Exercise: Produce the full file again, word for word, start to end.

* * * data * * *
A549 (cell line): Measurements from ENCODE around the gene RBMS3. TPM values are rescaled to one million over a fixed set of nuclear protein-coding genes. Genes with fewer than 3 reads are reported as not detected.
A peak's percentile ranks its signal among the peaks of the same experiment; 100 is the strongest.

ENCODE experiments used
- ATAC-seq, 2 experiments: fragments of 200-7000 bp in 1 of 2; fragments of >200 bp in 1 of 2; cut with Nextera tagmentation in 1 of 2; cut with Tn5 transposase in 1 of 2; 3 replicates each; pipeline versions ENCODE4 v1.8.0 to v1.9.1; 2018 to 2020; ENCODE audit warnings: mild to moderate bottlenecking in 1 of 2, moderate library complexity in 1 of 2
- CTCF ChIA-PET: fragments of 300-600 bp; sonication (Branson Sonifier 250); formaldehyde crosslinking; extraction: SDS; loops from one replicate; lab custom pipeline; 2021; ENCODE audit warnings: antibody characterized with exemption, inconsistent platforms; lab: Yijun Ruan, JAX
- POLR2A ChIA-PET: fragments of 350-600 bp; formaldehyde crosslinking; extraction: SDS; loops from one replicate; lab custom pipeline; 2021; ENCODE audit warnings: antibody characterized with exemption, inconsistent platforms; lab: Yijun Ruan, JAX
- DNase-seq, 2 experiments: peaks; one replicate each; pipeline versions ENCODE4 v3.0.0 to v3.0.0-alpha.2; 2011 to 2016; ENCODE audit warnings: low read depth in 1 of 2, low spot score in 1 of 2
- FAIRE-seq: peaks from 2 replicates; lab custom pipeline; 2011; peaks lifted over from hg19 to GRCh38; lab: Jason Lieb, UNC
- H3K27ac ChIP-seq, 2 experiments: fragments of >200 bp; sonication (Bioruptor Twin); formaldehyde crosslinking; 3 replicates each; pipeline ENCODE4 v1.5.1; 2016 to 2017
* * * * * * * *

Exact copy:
A549 (cell line): Measurements from ENCODE around the gene RBMS3. TPM values are rescaled to one million over a fixed set of nuclear protein-coding genes. Genes with fewer than 3 reads are reported as not detected.
A peak's percentile ranks its signal among the peaks of the same experiment; 100 is the strongest.

ENCODE experiments used
- ATAC-seq, 2 experiments: fragments of 200-7000 bp in 1 of 2; fragments of >200 bp in 1 of 2; cut with Nextera tagmentation in 1 of 2; cut with Tn5 transposase in 1 of 2; 3 replicates each; pipeline versions ENCODE4 v1.8.0 to v1.9.1; 2018 to 2020; ENCODE audit warnings: mild to moderate bottlenecking in 1 of 2, moderate library complexity in 1 of 2
- CTCF ChIA-PET: fragments of 300-600 bp; sonication (Branson Sonifier 250); formaldehyde crosslinking; extraction: SDS; loops from one replicate; lab custom pipeline; 2021; ENCODE audit warnings: antibody characterized with exemption, inconsistent platforms; lab: Yijun Ruan, JAX
- POLR2A ChIA-PET: fragments of 350-600 bp; formaldehyde crosslinking; extraction: SDS; loops from one replicate; lab custom pipeline; 2021; ENCODE audit warnings: antibody characterized with exemption, inconsistent platforms; lab: Yijun Ruan, JAX
- DNase-seq, 2 experiments: peaks; one replicate each; pipeline versions ENCODE4 v3.0.0 to v3.0.0-alpha.2; 2011 to 2016; ENCODE audit warnings: low read depth in 1 of 2, low spot score in 1 of 2
- FAIRE-seq: peaks from 2 replicates; lab custom pipeline; 2011; peaks lifted over from hg19 to GRCh38; lab: Jason Lieb, UNC
- H3K27ac ChIP-seq, 2 experiments: fragments of >200 bp; sonication (Bioruptor Twin); formaldehyde crosslinking; 3 replicates each; pipeline ENCODE4 v1.5.1; 2016 to 2017